“Claude has been around for a long time, but its new management understood that it had to change its mining method, which has made a big difference,” Ralph said in The Gold Report.

Junior companies have increasingly played an essential exploratory role in Canada. Nearly 40 years ago, they were responsible for only 5 percent of all capital spent on exploration; by 2007, that amount had ballooned to more than 65 percent. Over the past decade, juniors have accounted for 54 percent of all spending on exploration in Canada.

Importance of Junior Mining Companies in Canada Has Been Rising Over Time
click to enlarge

As a result, major producers have steadily lost ground to the smaller players in terms of discovering new mineral deposits. In three of the previous 10 years, in fact—2009, 2010 and 2012—senior companies failed to make a single new discovery.

In the Last Decade, 3/4 of All Mineral Discoveries in Canada Were Made by Junior Explorers
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Quality or Quantity? How about Both?

Frank Holmes in the copper Mountain Mine in Princeton, British Columbia

Not all mineral deposits are created equal, of course. Some might be all a producer needs to be successful, whereas others aren’t even worth the time and capital to develop.

You can think of a Tier 1 deposit as a “company making” mine—one that might yield up to 250,000 ounces of gold per year over its lifespan of 20 years or more. Some of these projects can easily be valued at over $1 billion.

A Tier 2 deposit is significant but not as profitable as a Tier 1, with a typical valuation of between $200 million and $1 billion.

Finally, a Tier 3 deposit is considered marginal, valued at anywhere between $0 and $200 million.

About 80 percent of the mining industry’s wealth is generated from Tier 1 and Tier 2 projects. But such discoveries, as you might imagine, are muchrarer than Tier 3s. To give you an idea of just how rare they are, consider this: Every decade in Canada, the industry discovers on average 40 Tier 3 deposits, seven Tier 2 deposits—and only three Tier 1 deposits.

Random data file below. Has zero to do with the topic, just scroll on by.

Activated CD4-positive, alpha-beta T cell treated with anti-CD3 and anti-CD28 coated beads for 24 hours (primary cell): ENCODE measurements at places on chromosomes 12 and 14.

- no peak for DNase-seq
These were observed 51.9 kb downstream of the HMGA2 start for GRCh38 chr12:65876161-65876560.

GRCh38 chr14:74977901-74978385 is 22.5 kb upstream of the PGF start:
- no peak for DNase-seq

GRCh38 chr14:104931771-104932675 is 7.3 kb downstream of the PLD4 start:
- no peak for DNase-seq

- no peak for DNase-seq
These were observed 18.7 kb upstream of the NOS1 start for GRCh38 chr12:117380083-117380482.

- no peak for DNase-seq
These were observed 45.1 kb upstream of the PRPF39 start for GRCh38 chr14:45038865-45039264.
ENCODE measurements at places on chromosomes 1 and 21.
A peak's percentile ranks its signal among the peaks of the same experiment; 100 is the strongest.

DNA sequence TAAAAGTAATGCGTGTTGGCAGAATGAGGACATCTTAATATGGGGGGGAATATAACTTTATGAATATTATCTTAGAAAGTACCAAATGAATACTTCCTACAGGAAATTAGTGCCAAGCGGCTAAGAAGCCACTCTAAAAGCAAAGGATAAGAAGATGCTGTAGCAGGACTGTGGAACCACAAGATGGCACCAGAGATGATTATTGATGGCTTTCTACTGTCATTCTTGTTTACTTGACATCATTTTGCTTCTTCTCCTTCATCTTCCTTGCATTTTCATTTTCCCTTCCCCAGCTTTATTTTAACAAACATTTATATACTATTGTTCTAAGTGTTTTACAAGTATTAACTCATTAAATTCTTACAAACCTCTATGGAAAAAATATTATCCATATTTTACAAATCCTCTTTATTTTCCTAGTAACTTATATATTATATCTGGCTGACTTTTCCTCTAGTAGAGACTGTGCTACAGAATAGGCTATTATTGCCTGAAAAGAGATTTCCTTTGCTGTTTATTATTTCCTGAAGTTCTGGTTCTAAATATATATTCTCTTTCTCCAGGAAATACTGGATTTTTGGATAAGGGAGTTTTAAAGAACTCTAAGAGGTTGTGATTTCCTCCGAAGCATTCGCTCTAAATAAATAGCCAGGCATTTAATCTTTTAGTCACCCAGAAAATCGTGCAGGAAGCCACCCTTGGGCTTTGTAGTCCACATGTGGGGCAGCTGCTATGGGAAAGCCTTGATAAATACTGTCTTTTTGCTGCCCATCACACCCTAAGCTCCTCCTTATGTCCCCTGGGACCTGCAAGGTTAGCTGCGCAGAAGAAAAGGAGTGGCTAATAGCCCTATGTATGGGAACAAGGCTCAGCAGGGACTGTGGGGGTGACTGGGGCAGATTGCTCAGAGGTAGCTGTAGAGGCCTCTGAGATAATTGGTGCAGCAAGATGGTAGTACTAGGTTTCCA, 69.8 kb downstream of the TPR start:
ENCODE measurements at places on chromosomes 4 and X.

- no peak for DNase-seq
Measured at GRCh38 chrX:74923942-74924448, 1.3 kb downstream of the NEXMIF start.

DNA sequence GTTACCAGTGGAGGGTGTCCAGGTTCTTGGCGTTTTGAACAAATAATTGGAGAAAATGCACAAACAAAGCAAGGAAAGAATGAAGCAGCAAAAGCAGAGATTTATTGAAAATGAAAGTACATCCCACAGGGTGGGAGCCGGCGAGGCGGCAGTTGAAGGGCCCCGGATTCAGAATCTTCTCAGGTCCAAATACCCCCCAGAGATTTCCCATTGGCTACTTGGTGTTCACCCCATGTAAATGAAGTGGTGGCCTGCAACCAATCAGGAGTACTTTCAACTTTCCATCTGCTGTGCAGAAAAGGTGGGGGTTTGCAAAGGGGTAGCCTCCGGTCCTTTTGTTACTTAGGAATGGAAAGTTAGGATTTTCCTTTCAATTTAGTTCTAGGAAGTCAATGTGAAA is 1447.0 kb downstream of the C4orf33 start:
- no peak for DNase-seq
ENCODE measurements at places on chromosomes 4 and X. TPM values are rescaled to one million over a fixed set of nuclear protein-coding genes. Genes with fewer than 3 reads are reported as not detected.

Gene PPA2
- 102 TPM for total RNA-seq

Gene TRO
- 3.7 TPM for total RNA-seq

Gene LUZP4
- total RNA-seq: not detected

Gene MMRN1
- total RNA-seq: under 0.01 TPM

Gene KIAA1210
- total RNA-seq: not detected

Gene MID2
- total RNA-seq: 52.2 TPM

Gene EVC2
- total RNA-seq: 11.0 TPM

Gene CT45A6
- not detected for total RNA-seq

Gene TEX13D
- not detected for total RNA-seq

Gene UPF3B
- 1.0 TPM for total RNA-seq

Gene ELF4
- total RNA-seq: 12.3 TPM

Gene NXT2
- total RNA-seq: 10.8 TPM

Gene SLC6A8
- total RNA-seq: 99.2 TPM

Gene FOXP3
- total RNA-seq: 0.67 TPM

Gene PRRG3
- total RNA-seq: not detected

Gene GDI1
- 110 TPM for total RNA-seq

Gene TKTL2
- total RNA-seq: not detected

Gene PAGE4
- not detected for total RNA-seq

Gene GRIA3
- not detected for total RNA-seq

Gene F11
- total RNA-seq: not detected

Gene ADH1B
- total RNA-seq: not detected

So how do the juniors stack up against the seniors when it comes to finding quality mines? In the table below, you can see that they’re running slightly behind. In the past decade, juniors made 7.3 Tier 1 or 2 discoveries in Canada, compared to the seniors’ 8.7.

Spend and Performance in Canada: 2005 – 2014
Exploration Spend in Billions Number of Discoveries Tier 1 and 2 Discoveries Estimated Value of Discoveries, in Billions Value/Spend
Seniors $12.5 46% 21 24% 8.7 54% $7.9 39% 0.63
Juniors $14.6 54% 66 76% 7.3 46% $12.1 61% 0.83
Past performance does not guarantee future results.
Source: MinEx Consulting, U.S. Global Investors

But—and this is a big “but”—they handily beat the seniors when it came to the total number of discoveries. Of all the deposits found, over three quarters were made by junior miners.

As I said earlier, juniors spent more than the seniors on exploration during this timeframe ($14.6 billion compared to $12.5 billion), and their discoveries collectively had a much higher valuation ($12.1 billion compared to $7.9 billion). Accordingly, they were roughly 30 percent more effective than seniors at generating wealth for investors. Put another way, they had a greater “bang for your buck.”

Small Cap, Big Opportunities

This news bodes well for our two precious metals funds. Although they both invest in junior explorers and producers, the Gold and Precious Metals Fund also allocates assets to the large-cap, senior mining companies.

Market Capitalization Breakdown for USGI's Gold Funds
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Not only that, but Canada is the top investment destination in both funds: 57 percent in USERX, 77 percent in UNWPX. Canadian mining companies have lately seen margin expansion because the majority of their costs are in the relatively weak Canadian dollar, yet they sell their commodities in the strong U.S. dollar.

According to MinEx, 19 percent of the world’s high-quality Tier 1 and 2 mineral discoveries were made in Canada between 2005 and 2014. That’s second only to the entire continent of Africa (25 percent). The country’s mining industry also has an estimated value of $19 billion, or 21 percent of total valuation worldwide. At 0.77, Canada’s value-spend ratio, or “bang for your buck,” was better than the global average of 0.67.

frank Holmes is CEO and Chief Investment Advisor for U.S. Global Investors – http://www.usfunds.com